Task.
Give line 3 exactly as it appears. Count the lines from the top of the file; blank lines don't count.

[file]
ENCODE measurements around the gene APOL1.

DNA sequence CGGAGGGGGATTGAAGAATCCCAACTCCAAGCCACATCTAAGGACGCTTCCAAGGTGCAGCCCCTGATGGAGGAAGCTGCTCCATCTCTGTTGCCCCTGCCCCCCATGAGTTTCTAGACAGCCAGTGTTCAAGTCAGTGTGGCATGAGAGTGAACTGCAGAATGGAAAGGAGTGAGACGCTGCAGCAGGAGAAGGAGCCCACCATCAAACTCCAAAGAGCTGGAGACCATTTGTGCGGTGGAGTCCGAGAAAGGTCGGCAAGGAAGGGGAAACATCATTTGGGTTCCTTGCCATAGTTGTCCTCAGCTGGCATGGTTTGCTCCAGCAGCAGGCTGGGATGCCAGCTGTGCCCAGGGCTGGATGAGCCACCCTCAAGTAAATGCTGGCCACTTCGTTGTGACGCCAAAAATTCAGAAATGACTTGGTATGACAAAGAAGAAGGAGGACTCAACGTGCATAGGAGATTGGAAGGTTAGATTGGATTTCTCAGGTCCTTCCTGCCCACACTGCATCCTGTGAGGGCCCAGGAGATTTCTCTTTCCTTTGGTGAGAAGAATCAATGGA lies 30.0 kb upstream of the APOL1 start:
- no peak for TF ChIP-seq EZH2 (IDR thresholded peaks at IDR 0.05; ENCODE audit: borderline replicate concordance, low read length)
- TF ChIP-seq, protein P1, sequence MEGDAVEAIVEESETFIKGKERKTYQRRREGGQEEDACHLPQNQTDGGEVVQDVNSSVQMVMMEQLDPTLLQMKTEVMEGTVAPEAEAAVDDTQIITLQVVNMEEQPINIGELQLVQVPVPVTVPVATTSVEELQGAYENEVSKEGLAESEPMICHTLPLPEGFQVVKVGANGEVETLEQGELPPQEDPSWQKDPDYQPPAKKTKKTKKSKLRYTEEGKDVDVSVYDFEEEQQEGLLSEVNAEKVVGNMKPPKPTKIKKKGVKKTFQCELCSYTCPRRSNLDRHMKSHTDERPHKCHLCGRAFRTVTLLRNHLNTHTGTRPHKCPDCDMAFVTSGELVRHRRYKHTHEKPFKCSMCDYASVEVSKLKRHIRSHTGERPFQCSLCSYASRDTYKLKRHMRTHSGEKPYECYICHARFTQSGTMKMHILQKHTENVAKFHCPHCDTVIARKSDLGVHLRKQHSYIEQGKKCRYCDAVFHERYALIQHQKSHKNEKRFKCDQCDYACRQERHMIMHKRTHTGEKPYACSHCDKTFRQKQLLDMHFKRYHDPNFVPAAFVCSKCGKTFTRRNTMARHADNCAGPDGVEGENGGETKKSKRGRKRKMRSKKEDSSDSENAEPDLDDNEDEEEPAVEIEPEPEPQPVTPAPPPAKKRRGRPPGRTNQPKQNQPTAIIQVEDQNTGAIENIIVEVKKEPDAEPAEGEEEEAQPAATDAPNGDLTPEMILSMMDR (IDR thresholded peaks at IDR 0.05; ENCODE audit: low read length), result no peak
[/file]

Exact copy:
- no peak for TF ChIP-seq EZH2 (IDR thresholded peaks at IDR 0.05; ENCODE audit: borderline replicate concordance, low read length)